Winter Solstice is upon us. An earthly turning.
Daylight melts into the darkest night of the year…even as humans kindle their artificial lights in this “Season of lights”.
I have many reflections about this magnificent, unequaled, intelligent planet of ours as the year comes to an end.
My thoughts come on the heels of COP24 in Katowice, Poland. Otherwise known as the Conference of Parties, this is an effort by Governments and nations to address climate change. The first one was 24 years ago in Berlin Germany. It came on the heels of the 1989 Intergovernmental Panel on Climate Change. The scientific community reported that global warming was due to increased carbon emissions. It was a manmade event.
Here we are 24 years later. Are we closer to a carbon neutral future? Can we even begin to imagine the catastrophic tipping point of rising temperatures in our carefully balanced biosphere?
There have been luminous individuals in these 24 years that humans have been at it—even as the rich and powerful nations desperately avoid responsibility in order to save their “lifestyles”, while the poor and drowning nations ring the alarm.
Prophets have arisen in their hometowns.
This year it was a young 15 year old Swedish girl. A prophetess. Greta Thunberg is a serious student of climate change. She has lived through a depression in her short life as she came to understand the science and the alarming apocalypse humans are bringing upon this beautiful and precious blue-green planet and all inhabitants. Our home. Her grief about this human driven 6th Great Extinction of Species has made her a tireless advocate.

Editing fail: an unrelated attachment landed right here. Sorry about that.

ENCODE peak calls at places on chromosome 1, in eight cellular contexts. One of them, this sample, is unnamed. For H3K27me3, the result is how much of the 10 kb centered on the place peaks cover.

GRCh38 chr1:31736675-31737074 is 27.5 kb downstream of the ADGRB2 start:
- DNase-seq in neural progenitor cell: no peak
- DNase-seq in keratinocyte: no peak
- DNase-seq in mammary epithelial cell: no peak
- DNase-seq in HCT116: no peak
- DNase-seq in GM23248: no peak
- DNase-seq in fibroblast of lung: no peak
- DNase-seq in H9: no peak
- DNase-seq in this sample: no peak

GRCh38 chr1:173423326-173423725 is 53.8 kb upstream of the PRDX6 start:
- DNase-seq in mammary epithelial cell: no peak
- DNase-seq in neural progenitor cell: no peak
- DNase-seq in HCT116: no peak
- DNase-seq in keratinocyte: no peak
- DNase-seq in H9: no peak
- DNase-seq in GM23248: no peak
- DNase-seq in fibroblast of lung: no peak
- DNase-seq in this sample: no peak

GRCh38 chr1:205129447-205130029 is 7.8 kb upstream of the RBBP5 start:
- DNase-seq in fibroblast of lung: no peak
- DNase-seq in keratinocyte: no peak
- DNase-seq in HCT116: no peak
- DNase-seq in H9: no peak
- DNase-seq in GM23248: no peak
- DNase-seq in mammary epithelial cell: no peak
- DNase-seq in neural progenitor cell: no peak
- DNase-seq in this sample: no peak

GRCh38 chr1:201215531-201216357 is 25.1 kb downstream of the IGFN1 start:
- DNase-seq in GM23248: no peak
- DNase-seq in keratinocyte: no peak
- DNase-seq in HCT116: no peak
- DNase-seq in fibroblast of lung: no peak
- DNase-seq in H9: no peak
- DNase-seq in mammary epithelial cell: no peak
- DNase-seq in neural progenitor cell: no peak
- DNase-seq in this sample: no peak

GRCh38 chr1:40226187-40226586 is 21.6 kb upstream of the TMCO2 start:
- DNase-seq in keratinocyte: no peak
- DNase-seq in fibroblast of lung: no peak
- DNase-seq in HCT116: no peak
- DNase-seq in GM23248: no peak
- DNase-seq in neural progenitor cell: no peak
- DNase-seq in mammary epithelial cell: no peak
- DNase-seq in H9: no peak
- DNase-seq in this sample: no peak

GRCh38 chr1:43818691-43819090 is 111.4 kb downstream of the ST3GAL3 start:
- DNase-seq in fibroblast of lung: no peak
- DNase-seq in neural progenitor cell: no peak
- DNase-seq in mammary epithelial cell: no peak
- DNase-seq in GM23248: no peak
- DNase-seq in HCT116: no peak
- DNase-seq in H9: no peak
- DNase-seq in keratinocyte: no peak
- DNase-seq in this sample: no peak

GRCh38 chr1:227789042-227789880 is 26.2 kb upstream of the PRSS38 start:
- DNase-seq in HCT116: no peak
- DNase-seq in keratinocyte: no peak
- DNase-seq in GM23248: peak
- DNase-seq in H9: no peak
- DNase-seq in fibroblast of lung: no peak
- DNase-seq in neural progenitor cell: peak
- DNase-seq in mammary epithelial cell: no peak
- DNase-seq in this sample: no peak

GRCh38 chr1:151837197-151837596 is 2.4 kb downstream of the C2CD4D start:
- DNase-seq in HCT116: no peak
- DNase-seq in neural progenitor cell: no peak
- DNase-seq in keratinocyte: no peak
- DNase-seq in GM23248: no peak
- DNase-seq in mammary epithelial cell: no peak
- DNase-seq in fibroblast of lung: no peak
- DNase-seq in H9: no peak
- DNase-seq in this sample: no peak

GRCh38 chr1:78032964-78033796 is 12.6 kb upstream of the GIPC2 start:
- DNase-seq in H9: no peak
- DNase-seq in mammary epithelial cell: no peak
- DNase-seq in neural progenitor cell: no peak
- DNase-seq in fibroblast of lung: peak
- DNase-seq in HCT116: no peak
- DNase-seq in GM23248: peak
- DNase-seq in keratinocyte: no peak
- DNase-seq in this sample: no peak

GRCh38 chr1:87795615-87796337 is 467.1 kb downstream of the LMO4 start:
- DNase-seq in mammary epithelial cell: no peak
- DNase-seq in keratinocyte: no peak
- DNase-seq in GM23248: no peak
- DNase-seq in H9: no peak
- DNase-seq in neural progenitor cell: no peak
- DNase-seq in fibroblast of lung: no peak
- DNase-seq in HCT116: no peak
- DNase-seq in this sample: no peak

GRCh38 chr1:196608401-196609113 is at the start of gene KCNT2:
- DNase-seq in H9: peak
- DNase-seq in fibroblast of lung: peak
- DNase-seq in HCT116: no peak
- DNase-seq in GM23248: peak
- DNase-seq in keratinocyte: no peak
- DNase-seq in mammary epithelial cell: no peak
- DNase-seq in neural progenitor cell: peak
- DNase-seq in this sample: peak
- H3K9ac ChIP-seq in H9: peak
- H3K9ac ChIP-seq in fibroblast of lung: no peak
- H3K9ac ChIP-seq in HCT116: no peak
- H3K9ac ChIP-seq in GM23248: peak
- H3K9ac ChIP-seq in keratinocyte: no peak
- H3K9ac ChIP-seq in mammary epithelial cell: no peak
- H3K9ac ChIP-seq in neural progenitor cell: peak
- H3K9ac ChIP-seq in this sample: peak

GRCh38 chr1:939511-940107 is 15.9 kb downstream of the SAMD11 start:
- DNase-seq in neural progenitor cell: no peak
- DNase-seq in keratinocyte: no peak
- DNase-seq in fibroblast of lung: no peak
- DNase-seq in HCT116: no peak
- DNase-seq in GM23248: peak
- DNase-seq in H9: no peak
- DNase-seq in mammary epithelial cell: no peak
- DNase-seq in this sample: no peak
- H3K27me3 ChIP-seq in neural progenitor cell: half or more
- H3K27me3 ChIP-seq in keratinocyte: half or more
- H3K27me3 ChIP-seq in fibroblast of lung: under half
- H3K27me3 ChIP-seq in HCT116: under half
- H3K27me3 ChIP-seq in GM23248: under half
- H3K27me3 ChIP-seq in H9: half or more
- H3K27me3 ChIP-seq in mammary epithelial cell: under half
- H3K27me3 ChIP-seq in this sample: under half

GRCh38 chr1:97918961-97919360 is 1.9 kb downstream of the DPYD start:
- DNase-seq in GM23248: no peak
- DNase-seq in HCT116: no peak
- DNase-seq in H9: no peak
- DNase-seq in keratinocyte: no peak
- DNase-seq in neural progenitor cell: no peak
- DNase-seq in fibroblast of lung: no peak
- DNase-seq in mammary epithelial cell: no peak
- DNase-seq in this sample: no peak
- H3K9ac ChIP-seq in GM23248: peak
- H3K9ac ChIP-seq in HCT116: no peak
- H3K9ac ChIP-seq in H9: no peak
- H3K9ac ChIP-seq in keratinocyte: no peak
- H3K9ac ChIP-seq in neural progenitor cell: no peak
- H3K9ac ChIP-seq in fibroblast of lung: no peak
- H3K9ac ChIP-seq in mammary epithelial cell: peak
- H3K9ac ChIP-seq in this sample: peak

This past weekend I watched an interview with the 1968 Apollo 8 astronaut crew called Earth Rise.
A photo they took has become one of the most reproduced photo ever.
The astronaut’s voices were thick with emotion for their home as they saw the brilliant blue-green and white marble rising from deep in the inky black void of outer space. Compared to the cold grey starkness of the Moon’s surface, our planet drew their eyes over and over.
The astronauts knew they were being shot into space by NASA to study the moon, but over and over, they photographed planet Earth. They wondered aloud why we weren’t more fascinated by our own biosphere than the Moon—the only one we know that can support life in our universe.
With a newfound love of their “home”, the astronauts conveyed with hushed reverence how this view of Earth from the moon changed them. It was akin to a “religious” experience.
On this Winter Solstice in the northern hemisphere, December 21 at 5:23pm EST, as the bees hang heavy in the pitch blackness of their hives, exuding infrared heat, thousands upon thousands of vibrating bodies trying to survive til Spring….
Go into the darkness. Sit with all the creatures who know that darkness also has a heartbeat. Let the comforting blackness and velveteen inky depths of that dark night of Solstice draw you deeply into her womb.
To go in the dark with a light is to know the light.
To know the dark, go dark. Go without sight,
and find that the dark, too, blooms and sings,
and is traveled by dark feet and dark wings.
Then, kindle a flame as though to illumine the earth rising.
Pray for the courage and the wisdom to act in this new year with the young ones, the wild ones, the creaturely ones who are leading us to a new earth rising.
We can not reproduce this planet.
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